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Childhood Craniopharyngioma Treatment (PDQ®): Treatment - Health Professional Information [NCI] - Treatment Options for Newly Diagnosed Childhood Craniopharyngioma

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If the surgeon feels that tumor remains, or if postoperative imaging reveals residual craniopharyngioma that was not resected, radiation therapy may be recommended to prevent early progression.[9][Level of evidence: 3iiiDiii] Periodic surveillance magnetic resonance imaging is performed for several years after radical surgery because of the possibility of tumor recurrence.

Surgery with Cyst Drainage

For large cystic craniopharyngiomas, particularly in children younger than 3 years and in those with recurrent cystic tumor after initial surgery, stereotactic or open implantation of an intracystic catheter with a subcutaneous reservoir may be a valuable alternative treatment option. The benefits of this procedure include temporary relief of fluid pressure by serial drainage, and in some cases, for intracystic instillation of sclerosing agents as a means to prolong the interval to or obviate the need for radiation. This procedure may also be helpful in allowing the surgeon to perform a two-staged approach, whereby first the cyst is drained by the implanted catheter to relieve pressure and complicating symptoms, followed by tumor resection.[10]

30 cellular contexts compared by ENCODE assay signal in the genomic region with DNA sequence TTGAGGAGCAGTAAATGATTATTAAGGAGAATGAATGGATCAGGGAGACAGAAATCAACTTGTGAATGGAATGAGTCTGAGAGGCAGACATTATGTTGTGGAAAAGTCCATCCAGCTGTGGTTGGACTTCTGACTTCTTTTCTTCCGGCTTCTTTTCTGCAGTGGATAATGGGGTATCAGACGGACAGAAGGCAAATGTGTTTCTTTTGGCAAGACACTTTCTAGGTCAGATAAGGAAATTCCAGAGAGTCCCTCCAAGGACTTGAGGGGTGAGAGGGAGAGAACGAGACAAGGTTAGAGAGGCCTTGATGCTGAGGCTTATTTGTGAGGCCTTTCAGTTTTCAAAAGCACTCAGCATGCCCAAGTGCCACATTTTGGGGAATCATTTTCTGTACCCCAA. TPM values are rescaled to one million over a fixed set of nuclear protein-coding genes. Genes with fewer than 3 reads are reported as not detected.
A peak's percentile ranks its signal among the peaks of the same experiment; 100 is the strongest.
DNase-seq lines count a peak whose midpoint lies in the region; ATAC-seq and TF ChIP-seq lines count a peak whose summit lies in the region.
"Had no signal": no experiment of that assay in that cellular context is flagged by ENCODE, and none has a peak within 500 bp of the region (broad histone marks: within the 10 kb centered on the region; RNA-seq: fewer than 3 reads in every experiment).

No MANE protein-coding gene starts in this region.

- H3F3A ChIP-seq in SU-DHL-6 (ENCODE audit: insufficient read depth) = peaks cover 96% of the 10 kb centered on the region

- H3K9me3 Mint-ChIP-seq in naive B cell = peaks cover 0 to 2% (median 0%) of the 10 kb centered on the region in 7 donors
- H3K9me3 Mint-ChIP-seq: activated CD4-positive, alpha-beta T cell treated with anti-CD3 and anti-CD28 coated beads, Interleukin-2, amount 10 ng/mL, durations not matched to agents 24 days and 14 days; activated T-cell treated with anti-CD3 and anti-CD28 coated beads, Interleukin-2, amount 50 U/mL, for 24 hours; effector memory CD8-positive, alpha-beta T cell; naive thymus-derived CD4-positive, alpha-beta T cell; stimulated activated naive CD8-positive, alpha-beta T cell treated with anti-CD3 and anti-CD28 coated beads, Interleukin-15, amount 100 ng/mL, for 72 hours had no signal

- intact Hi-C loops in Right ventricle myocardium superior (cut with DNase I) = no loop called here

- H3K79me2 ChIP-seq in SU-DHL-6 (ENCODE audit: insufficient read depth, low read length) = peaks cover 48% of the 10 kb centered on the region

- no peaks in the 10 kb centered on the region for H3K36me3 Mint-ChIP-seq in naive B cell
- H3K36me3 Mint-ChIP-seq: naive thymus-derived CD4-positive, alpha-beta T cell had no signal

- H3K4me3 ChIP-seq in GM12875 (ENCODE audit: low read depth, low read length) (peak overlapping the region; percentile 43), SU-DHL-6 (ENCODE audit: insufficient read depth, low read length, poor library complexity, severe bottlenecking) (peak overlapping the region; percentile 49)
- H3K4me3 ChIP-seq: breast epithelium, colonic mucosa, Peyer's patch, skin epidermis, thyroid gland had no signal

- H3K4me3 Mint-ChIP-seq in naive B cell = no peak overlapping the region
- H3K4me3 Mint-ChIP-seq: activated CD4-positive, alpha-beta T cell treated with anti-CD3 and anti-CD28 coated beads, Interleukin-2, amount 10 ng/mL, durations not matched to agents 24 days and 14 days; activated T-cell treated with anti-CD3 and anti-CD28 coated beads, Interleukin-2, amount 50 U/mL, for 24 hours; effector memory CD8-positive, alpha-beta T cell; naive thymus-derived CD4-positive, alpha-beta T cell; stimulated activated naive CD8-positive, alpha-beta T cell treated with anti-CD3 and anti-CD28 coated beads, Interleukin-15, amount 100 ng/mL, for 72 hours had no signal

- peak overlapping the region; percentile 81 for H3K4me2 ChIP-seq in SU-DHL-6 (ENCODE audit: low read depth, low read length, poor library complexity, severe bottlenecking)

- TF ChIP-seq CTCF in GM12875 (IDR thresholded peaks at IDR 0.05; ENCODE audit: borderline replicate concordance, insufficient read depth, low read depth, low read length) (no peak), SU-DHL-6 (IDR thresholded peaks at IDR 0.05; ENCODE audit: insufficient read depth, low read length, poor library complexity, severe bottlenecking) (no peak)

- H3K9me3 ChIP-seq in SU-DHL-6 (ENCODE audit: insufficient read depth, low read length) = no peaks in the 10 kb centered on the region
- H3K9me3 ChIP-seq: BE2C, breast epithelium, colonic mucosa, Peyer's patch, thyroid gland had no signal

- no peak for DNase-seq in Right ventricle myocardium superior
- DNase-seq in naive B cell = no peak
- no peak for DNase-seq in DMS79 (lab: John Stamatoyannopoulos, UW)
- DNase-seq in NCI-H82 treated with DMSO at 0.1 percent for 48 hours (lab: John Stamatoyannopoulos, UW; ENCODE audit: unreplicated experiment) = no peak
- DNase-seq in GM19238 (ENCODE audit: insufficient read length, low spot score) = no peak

Limited Surgery and Radiation Therapy

The goal of limited surgery is to establish a diagnosis, drain any cysts, and decompress the optic nerves. No attempt is made to remove tumor from the pituitary stalk or hypothalamus in an effort to minimize certain late effects associated with radical surgery. The surgical procedure is followed by radiation therapy, with a 5-year PFS rate of about 70% to 90% [4,11]; [12][Level of evidence: 3iDiii] and 10-year overall survival rates higher than 90%.[13][Level of evidence: 3iiA] Transient cyst enlargement may be noted soon after radiation therapy but generally resolves without further intervention.[14][Level of evidence: 3iDiv] Conventional radiation is fractionated external-beam radiation with a recommended dose of 54 Gy to 55 Gy in 1.8 Gy fractions.[15] Surgical complications are less likely than with radical surgery. Complications of radiation include loss of pituitary hormonal function, cognitive dysfunction, development of late strokes and vascular malformations, delayed blindness, development of second tumors, and, rarely, malignant transformation of the primary tumor within the radiation field.[16,17] Newer radiation technologies such as intensity-modulated proton therapy may reduce scatter whole-brain and whole-body irradiation and result in the sparing of normal tissues. It is unknown whether such technologies result in decreased late effects from irradiation.[12,18,19] Tumor progression remains a possibility, and it is usually not possible to repeat the radiation dose. In selected cases, stereotactic radiation therapy can be delivered as a single large dose of radiation to a very small field.[20][Level of evidence: 3iC] Proximity of the craniopharyngioma to vital structures, particularly the optic nerves, limits this to very small tumors that are in the sella.[21][Level of evidence: 3iiiDiii]

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